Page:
Spend Matters’ Recent Guest Author Post Underlines How The Industry Has Lost Its Objectivity through Familiarity

Posted on September 7, 2010


Earlier today I posted an article titled “OECM Pulls (or Perhaps “Censors” is the right word) their SlideShare PowerPoint: Thank goodness for downloads!” in which I talk about how the relationship between vendors, purportedly independent industry analysts, and client-side senior management highlighted in “The Bands of Public Sector Supplier Engagement,” is far too “mafia-style” for everyone’s good.

I went on to state that Until this problem is addressed, the industry will continue to be tightly controlled by those who truly do know where the bodies of failed initiatives are buried.

The issue of course is that it would appear that very few people who operate within the realms of the “old boys network” of the supply chain world want to truly move forward in addressing the real issues that have led to the staggeringly high rate of eProcurement initiative failures that have plagued the industry for some time.

Take one of Jason Busch’s most recent posts from September 6th, 2010 titled “SaaS Vendor Selection/Implementation Tips: Avoid Having the Cloud Pulled Over Your Eyes (Part 1)” as an example.

In his opening paragraph Jason writes;

“This column is jointly authored by Spend Matters’ Jason Busch and Deloitte’s Brian Umbenhauer. Brian is a Principal at Deloitte, with extensive procurement and supply chain experience in a combination of strategy, operations and technology areas.”

There is of course nothing unusual about having a guest contributor to one’s blog. I do it all the time as I am certain that the variety of perspectives and insights the practice affords benefits the reader.

However, who that guest author is goes a long ways to determining both the value and creditability of the information being provided.

In the case of Brian Umbenhauer, and more specifically Deloitte, wasn’t it ZDNets Michael Krigsman’s September 2nd, 2010 article “Understanding Marin County’s $30 million ERP failure” that pointed out the following;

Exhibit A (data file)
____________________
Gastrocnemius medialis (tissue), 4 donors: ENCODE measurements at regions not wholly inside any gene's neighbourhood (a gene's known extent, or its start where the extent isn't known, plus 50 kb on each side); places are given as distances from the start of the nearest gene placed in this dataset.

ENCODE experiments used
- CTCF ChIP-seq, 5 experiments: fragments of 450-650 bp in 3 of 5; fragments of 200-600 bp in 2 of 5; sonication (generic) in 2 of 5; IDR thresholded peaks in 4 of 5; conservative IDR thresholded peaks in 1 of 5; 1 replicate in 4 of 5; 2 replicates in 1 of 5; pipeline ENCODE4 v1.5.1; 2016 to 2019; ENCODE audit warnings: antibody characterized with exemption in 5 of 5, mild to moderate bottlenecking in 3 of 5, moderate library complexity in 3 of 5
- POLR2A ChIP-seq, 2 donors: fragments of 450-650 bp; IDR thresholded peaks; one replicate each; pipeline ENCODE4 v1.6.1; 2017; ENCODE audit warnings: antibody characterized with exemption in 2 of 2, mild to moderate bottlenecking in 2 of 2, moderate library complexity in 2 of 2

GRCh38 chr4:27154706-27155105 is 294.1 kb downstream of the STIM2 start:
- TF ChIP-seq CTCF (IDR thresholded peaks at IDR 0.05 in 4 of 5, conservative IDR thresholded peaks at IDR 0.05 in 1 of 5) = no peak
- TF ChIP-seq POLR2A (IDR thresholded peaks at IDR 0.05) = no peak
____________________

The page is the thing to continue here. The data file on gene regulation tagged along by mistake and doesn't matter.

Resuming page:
“The Board of Supervisors in California’s Marin County voted to stop an ongoing SAP project and seek a replacement solution, implicitly accepting that it wasted over $30 million on software and related implementation services from Deloitte Consulting.”

In fact, Krigsman even wrote that “The dramatic decision to replace SAP comes after relations between Marin and Deloitte Consulting, the implementation consultant on this project, deteriorated to the breaking point,” and that “Marin filed a lawsuit against Deloitte “seeking actual and compensatory damages of at least $30 million, along with unspecified punitive and, or exemplary damages and interest.”

Based on the above, one would have to wonder what Jason was thinking re is he is truly out of touch with the market (re did not know about the Marin County fiasco) or, knew but for whatever reason did not consider it an important detail to share with his readers.

Either way, what matters is the fact that the needed objectivity in a market that is going through a major transformation is somehow absent in the hallowed halls of the industry “establishment,” including those who deem themselves to be its elder statesmen (or stateswomen).

The fact that both Marin County and the recent Ariba OECM implosion are the rules versus the exceptions gives testimony to this fact.


Posted in: Commentary